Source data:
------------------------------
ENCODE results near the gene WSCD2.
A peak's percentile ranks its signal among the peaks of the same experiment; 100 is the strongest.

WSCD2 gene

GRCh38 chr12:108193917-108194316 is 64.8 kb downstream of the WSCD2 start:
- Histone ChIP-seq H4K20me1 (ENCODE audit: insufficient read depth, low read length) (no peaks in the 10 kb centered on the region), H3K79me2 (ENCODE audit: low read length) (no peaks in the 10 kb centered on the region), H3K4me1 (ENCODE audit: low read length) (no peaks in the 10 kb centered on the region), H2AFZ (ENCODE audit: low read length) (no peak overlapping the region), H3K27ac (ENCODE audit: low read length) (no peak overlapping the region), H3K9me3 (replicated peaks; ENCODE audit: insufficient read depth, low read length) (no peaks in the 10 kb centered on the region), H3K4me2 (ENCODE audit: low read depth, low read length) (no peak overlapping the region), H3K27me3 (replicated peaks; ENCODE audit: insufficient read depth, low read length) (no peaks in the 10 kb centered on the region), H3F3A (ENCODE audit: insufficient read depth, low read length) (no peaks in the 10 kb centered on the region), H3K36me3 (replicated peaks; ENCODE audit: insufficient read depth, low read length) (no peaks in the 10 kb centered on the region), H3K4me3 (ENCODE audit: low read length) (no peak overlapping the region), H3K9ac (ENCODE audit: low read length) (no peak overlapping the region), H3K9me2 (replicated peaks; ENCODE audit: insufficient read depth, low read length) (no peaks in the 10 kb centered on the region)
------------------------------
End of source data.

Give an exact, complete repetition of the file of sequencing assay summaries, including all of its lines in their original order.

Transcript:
ENCODE results near the gene WSCD2.
A peak's percentile ranks its signal among the peaks of the same experiment; 100 is the strongest.

WSCD2 gene

GRCh38 chr12:108193917-108194316 is 64.8 kb downstream of the WSCD2 start:
- Histone ChIP-seq H4K20me1 (ENCODE audit: insufficient read depth, low read length) (no peaks in the 10 kb centered on the region), H3K79me2 (ENCODE audit: low read length) (no peaks in the 10 kb centered on the region), H3K4me1 (ENCODE audit: low read length) (no peaks in the 10 kb centered on the region), H2AFZ (ENCODE audit: low read length) (no peak overlapping the region), H3K27ac (ENCODE audit: low read length) (no peak overlapping the region), H3K9me3 (replicated peaks; ENCODE audit: insufficient read depth, low read length) (no peaks in the 10 kb centered on the region), H3K4me2 (ENCODE audit: low read depth, low read length) (no peak overlapping the region), H3K27me3 (replicated peaks; ENCODE audit: insufficient read depth, low read length) (no peaks in the 10 kb centered on the region), H3F3A (ENCODE audit: insufficient read depth, low read length) (no peaks in the 10 kb centered on the region), H3K36me3 (replicated peaks; ENCODE audit: insufficient read depth, low read length) (no peaks in the 10 kb centered on the region), H3K4me3 (ENCODE audit: low read length) (no peak overlapping the region), H3K9ac (ENCODE audit: low read length) (no peak overlapping the region), H3K9me2 (replicated peaks; ENCODE audit: insufficient read depth, low read length) (no peaks in the 10 kb centered on the region)